Palmyra depositors to get 14% of their money back
Palmyra depositors have been offered 14 cents on the dollar as settlement, following the disposal of the incomplete project.
One of those depositors, who paid down US$738,000 on two condo units in the Montego Bay-based resort complex, will get back US$104,549.40 of his investment.
"Aww, geez, I thought it was a joke ... a bad joke, really; very painful," depositor Robert Garland told the Financial Gleaner.
He was reacting to the letter dated January 23, 2017 that he got from the Real Estate Board of Jamaica spelling out the settlement.
"Please be advised that on the basis of the sale of the captioned property which was under receivership, the board has received from the receiver a sum of money that will enable you to receive a portion of your outstanding balance of deposit that you made ...," the correspondence read.
CEO Sandra Watson says after intervening in 2012 and getting the court to rank depositors on the same level as the banks in terms of compensation, the settlement was the best the board could secure under the circumstances.
Palmyra was sold for around half the value of the US$110 million of debt that backed the project.
"Based on law, the receiver's expenses have to come out first, and after those expenses, whatever is left is divided based on what each party originally put in," said Watson.
"The board insisted and the bank agreed and the interest was backed out," Watson added, referencing the bank that placed Palmyra in receivership.
She said had the board fought further, it would have meant more costs that would in turn reduce the pool of funds left to be shared. The board negotiated compensation for 58 depositors.
Fight not over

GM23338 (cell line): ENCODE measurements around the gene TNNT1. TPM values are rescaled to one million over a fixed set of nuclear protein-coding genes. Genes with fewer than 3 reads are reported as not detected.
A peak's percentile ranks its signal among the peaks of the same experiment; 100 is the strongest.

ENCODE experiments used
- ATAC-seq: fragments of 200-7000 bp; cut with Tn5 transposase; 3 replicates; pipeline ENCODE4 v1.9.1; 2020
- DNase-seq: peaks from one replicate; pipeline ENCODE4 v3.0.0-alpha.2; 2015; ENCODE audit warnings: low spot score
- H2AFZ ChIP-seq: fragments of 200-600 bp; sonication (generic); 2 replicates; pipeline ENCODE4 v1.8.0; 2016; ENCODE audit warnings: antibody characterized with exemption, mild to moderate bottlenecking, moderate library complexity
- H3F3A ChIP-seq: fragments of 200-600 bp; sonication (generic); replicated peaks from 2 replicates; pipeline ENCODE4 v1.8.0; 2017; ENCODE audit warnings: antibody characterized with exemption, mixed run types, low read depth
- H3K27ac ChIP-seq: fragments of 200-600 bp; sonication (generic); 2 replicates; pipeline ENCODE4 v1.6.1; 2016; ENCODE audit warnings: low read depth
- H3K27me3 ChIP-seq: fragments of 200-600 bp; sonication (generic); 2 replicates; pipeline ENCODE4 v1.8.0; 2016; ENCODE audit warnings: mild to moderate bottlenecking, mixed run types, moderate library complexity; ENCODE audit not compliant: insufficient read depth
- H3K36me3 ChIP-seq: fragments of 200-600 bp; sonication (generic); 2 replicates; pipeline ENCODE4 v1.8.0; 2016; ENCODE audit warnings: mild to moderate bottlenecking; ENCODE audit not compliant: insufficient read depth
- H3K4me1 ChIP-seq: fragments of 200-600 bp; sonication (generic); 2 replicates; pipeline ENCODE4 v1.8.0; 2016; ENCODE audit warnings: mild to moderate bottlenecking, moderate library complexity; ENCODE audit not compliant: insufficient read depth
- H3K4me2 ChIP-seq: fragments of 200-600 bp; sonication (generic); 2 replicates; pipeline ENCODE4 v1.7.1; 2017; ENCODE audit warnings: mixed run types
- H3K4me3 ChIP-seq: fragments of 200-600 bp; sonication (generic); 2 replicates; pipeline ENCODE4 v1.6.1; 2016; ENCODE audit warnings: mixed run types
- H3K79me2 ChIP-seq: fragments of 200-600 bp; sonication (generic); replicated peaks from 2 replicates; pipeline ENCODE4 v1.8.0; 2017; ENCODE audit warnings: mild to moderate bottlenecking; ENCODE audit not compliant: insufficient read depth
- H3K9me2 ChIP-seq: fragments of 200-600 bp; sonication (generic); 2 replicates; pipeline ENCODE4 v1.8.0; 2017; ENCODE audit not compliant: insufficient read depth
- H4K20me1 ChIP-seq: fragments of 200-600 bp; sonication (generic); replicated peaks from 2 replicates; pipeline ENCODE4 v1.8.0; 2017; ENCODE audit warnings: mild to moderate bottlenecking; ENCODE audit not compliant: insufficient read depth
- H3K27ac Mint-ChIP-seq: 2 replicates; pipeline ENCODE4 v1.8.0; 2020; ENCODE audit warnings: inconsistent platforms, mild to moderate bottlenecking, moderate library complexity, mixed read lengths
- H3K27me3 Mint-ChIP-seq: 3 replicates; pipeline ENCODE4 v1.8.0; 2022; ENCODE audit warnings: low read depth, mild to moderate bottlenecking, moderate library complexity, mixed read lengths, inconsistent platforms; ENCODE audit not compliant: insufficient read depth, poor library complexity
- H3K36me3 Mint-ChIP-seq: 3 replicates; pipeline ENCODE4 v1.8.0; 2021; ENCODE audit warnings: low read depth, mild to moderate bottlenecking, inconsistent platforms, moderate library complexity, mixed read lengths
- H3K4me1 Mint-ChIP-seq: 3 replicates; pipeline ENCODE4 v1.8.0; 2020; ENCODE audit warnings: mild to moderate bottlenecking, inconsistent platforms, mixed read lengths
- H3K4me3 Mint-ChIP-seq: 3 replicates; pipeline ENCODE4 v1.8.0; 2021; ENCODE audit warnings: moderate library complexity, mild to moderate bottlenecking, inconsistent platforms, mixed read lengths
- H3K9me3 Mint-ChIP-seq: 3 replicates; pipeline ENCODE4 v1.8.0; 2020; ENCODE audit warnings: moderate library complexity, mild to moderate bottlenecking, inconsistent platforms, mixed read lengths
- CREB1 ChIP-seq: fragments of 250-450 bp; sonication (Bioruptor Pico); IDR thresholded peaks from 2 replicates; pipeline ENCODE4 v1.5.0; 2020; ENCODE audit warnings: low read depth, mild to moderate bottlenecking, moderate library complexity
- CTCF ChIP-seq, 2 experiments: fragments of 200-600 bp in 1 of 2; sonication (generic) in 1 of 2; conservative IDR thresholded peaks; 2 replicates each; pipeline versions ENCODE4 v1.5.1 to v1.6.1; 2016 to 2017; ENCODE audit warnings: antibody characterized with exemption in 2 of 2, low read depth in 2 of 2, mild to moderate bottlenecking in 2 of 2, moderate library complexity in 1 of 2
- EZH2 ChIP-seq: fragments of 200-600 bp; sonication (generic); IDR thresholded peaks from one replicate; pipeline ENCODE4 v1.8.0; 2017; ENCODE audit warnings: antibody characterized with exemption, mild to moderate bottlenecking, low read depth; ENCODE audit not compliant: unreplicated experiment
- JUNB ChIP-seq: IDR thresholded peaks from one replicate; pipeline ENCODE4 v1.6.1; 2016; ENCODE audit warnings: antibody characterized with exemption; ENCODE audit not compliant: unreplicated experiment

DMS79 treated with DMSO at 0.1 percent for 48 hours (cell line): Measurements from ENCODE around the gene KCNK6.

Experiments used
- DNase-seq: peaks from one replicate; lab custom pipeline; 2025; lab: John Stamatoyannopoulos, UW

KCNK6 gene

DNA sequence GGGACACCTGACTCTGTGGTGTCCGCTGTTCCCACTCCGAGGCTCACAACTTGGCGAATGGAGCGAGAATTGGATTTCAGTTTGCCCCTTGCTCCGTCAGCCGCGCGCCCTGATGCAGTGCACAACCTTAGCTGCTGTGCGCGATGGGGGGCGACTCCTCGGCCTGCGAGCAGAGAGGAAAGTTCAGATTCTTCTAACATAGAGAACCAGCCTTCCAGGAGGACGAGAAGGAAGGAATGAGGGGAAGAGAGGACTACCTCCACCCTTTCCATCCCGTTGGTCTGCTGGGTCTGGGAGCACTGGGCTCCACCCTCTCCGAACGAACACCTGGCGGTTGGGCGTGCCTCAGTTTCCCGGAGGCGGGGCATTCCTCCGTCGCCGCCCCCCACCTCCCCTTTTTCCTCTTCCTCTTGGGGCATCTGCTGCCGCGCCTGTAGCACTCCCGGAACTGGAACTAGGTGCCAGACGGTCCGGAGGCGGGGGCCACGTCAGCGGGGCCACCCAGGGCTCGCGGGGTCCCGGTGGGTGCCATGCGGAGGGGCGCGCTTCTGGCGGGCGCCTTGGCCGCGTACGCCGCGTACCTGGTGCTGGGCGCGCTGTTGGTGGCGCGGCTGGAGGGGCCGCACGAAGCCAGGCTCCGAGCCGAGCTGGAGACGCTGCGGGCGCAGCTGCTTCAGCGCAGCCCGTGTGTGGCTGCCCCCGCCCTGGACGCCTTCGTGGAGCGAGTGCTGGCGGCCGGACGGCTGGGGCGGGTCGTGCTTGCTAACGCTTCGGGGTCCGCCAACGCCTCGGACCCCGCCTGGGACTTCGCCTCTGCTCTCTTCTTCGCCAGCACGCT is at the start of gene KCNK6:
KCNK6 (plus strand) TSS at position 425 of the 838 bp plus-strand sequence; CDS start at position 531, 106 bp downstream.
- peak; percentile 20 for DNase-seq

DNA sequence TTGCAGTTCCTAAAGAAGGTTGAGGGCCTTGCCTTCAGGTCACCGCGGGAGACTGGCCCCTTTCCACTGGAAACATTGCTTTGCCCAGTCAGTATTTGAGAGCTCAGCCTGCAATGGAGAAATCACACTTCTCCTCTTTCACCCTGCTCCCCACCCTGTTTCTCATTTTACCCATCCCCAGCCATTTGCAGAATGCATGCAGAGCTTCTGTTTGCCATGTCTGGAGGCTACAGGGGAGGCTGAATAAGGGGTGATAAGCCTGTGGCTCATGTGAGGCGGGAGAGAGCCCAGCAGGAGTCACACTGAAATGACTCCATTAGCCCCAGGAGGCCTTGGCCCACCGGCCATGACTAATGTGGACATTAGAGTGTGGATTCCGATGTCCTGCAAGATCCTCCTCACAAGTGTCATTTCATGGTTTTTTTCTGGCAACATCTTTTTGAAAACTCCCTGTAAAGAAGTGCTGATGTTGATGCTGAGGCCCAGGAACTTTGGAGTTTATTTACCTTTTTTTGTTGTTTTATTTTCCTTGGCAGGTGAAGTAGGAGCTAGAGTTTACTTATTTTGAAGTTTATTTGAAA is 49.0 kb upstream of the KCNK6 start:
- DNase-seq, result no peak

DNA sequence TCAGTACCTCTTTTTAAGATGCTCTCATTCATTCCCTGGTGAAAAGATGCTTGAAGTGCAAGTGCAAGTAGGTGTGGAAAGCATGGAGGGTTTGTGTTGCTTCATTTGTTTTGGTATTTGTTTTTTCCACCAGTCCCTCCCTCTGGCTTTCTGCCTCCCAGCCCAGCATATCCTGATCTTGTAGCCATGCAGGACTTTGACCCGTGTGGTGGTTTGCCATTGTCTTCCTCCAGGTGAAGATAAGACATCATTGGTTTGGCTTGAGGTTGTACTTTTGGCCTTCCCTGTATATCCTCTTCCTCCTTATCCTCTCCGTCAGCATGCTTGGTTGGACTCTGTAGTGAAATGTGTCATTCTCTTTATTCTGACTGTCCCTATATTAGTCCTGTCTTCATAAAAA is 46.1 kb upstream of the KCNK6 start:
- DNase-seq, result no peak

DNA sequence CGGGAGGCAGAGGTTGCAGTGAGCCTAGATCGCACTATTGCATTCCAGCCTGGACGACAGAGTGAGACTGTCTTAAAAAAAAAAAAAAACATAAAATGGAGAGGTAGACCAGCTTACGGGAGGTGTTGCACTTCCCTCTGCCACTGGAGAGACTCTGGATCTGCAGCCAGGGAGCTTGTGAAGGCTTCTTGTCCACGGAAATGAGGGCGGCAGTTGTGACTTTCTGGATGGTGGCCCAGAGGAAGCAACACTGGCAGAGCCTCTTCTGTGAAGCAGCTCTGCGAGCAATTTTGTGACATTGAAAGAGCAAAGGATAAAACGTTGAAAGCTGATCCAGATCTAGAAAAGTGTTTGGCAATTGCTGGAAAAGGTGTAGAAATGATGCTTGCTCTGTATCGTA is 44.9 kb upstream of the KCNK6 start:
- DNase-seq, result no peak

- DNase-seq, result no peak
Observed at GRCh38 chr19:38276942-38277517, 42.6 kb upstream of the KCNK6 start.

Garland says he will fight on.
"I'm gonna wait until I get the funds that they decided on, then I will use part of that funding to pursue some other matters or some other avenues," he told the Financial Gleaner.
Watson declined comment on how the 14 cent, or 14 per cent, rate of compensation was arrived at, while reaffirming that were it not for the REB, depositors would have been worse off.
"They would have been unsecured creditors and could only get payment after the secured creditors. With the board's intervention, through its charge, it was at least able to incur an equal space to the lending institution in proportion to what was invested," Watson said.
"We threw a lot of resources at this. I sent in our auditors for them to check and ensure that there was not even a dollar in dispute. We also sent in trained property managers and several team members to make sure that we got the best result under the circumstances," she said.
Palmyra Resort & Spa was placed in receivership in 2011, and the incomplete development was finally sold last year to Sagicor related entities.
Garland, a 61-year-old American who says he works in security, said that the Palmyra experience has hurt his plans and his outlook on Jamaica.
"That won't stop my investments, but right now, it won't be in Jamaica. Once you get burned in a particular area, you tend to shy away from it," he said.